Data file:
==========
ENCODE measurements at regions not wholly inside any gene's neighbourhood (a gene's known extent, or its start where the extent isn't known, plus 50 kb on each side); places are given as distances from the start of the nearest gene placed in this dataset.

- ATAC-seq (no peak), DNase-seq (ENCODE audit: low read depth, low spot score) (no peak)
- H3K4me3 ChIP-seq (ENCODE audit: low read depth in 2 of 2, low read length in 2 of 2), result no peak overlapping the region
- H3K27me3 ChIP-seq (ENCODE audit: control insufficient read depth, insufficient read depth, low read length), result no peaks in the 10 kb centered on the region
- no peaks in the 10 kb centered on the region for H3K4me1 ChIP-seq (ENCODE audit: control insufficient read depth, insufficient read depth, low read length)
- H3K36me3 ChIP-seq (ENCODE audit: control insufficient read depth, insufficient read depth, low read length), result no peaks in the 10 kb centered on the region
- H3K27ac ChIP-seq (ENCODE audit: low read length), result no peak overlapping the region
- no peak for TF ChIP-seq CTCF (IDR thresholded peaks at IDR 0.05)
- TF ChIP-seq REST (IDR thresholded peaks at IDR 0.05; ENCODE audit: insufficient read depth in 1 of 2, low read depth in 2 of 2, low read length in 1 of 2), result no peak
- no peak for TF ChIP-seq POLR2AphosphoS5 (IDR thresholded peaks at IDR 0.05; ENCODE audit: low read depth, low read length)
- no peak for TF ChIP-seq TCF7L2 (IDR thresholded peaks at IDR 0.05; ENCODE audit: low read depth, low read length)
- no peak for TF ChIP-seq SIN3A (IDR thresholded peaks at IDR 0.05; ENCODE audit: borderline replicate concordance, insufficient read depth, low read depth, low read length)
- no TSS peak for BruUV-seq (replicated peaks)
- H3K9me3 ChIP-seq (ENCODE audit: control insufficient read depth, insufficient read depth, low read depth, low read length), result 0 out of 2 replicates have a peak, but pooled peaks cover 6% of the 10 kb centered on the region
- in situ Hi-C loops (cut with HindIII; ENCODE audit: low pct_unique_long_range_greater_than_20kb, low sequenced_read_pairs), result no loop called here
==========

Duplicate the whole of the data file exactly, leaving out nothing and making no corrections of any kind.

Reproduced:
ENCODE measurements at regions not wholly inside any gene's neighbourhood (a gene's known extent, or its start where the extent isn't known, plus 50 kb on each side); places are given as distances from the start of the nearest gene placed in this dataset.

- ATAC-seq (no peak), DNase-seq (ENCODE audit: low read depth, low spot score) (no peak)
- H3K4me3 ChIP-seq (ENCODE audit: low read depth in 2 of 2, low read length in 2 of 2), result no peak overlapping the region
- H3K27me3 ChIP-seq (ENCODE audit: control insufficient read depth, insufficient read depth, low read length), result no peaks in the 10 kb centered on the region
- no peaks in the 10 kb centered on the region for H3K4me1 ChIP-seq (ENCODE audit: control insufficient read depth, insufficient read depth, low read length)
- H3K36me3 ChIP-seq (ENCODE audit: control insufficient read depth, insufficient read depth, low read length), result no peaks in the 10 kb centered on the region
- H3K27ac ChIP-seq (ENCODE audit: low read length), result no peak overlapping the region
- no peak for TF ChIP-seq CTCF (IDR thresholded peaks at IDR 0.05)
- TF ChIP-seq REST (IDR thresholded peaks at IDR 0.05; ENCODE audit: insufficient read depth in 1 of 2, low read depth in 2 of 2, low read length in 1 of 2), result no peak
- no peak for TF ChIP-seq POLR2AphosphoS5 (IDR thresholded peaks at IDR 0.05; ENCODE audit: low read depth, low read length)
- no peak for TF ChIP-seq TCF7L2 (IDR thresholded peaks at IDR 0.05; ENCODE audit: low read depth, low read length)
- no peak for TF ChIP-seq SIN3A (IDR thresholded peaks at IDR 0.05; ENCODE audit: borderline replicate concordance, insufficient read depth, low read depth, low read length)
- no TSS peak for BruUV-seq (replicated peaks)
- H3K9me3 ChIP-seq (ENCODE audit: control insufficient read depth, insufficient read depth, low read depth, low read length), result 0 out of 2 replicates have a peak, but pooled peaks cover 6% of the 10 kb centered on the region
- in situ Hi-C loops (cut with HindIII; ENCODE audit: low pct_unique_long_range_greater_than_20kb, low sequenced_read_pairs), result no loop called here